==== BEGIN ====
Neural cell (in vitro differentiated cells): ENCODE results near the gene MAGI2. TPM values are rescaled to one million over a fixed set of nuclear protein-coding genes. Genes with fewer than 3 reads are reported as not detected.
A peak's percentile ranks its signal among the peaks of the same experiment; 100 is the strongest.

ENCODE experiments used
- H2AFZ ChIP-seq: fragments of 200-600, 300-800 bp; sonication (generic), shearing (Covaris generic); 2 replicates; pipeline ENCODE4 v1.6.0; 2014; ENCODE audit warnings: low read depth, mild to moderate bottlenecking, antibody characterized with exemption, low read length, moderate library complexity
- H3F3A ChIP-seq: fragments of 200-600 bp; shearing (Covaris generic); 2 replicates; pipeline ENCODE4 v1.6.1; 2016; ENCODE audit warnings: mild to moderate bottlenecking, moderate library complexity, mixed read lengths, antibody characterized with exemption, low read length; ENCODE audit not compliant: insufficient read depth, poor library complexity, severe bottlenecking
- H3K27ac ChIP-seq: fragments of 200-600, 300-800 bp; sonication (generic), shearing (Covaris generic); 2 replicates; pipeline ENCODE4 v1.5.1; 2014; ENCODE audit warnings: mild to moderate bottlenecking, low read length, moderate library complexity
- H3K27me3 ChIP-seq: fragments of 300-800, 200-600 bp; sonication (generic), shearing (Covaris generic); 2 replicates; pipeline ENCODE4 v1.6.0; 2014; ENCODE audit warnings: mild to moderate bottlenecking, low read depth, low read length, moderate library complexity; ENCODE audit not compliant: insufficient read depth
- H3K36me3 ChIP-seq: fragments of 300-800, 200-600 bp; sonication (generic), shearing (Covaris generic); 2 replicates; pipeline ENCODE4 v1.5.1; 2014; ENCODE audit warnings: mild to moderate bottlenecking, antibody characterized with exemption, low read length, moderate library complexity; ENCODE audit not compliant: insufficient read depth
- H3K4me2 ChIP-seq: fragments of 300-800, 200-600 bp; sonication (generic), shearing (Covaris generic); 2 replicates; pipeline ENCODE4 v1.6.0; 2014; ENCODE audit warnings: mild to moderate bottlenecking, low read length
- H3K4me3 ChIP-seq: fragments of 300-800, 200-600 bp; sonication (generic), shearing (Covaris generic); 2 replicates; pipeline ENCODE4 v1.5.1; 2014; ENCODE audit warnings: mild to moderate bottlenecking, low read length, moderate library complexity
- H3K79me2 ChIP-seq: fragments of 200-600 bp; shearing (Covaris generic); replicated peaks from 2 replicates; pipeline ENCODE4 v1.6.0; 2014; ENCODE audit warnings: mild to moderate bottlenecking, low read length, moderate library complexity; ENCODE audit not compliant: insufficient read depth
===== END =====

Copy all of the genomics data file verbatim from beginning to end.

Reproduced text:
Neural cell (in vitro differentiated cells): ENCODE results near the gene MAGI2. TPM values are rescaled to one million over a fixed set of nuclear protein-coding genes. Genes with fewer than 3 reads are reported as not detected.
A peak's percentile ranks its signal among the peaks of the same experiment; 100 is the strongest.

ENCODE experiments used
- H2AFZ ChIP-seq: fragments of 200-600, 300-800 bp; sonication (generic), shearing (Covaris generic); 2 replicates; pipeline ENCODE4 v1.6.0; 2014; ENCODE audit warnings: low read depth, mild to moderate bottlenecking, antibody characterized with exemption, low read length, moderate library complexity
- H3F3A ChIP-seq: fragments of 200-600 bp; shearing (Covaris generic); 2 replicates; pipeline ENCODE4 v1.6.1; 2016; ENCODE audit warnings: mild to moderate bottlenecking, moderate library complexity, mixed read lengths, antibody characterized with exemption, low read length; ENCODE audit not compliant: insufficient read depth, poor library complexity, severe bottlenecking
- H3K27ac ChIP-seq: fragments of 200-600, 300-800 bp; sonication (generic), shearing (Covaris generic); 2 replicates; pipeline ENCODE4 v1.5.1; 2014; ENCODE audit warnings: mild to moderate bottlenecking, low read length, moderate library complexity
- H3K27me3 ChIP-seq: fragments of 300-800, 200-600 bp; sonication (generic), shearing (Covaris generic); 2 replicates; pipeline ENCODE4 v1.6.0; 2014; ENCODE audit warnings: mild to moderate bottlenecking, low read depth, low read length, moderate library complexity; ENCODE audit not compliant: insufficient read depth
- H3K36me3 ChIP-seq: fragments of 300-800, 200-600 bp; sonication (generic), shearing (Covaris generic); 2 replicates; pipeline ENCODE4 v1.5.1; 2014; ENCODE audit warnings: mild to moderate bottlenecking, antibody characterized with exemption, low read length, moderate library complexity; ENCODE audit not compliant: insufficient read depth
- H3K4me2 ChIP-seq: fragments of 300-800, 200-600 bp; sonication (generic), shearing (Covaris generic); 2 replicates; pipeline ENCODE4 v1.6.0; 2014; ENCODE audit warnings: mild to moderate bottlenecking, low read length
- H3K4me3 ChIP-seq: fragments of 300-800, 200-600 bp; sonication (generic), shearing (Covaris generic); 2 replicates; pipeline ENCODE4 v1.5.1; 2014; ENCODE audit warnings: mild to moderate bottlenecking, low read length, moderate library complexity
- H3K79me2 ChIP-seq: fragments of 200-600 bp; shearing (Covaris generic); replicated peaks from 2 replicates; pipeline ENCODE4 v1.6.0; 2014; ENCODE audit warnings: mild to moderate bottlenecking, low read length, moderate library complexity; ENCODE audit not compliant: insufficient read depth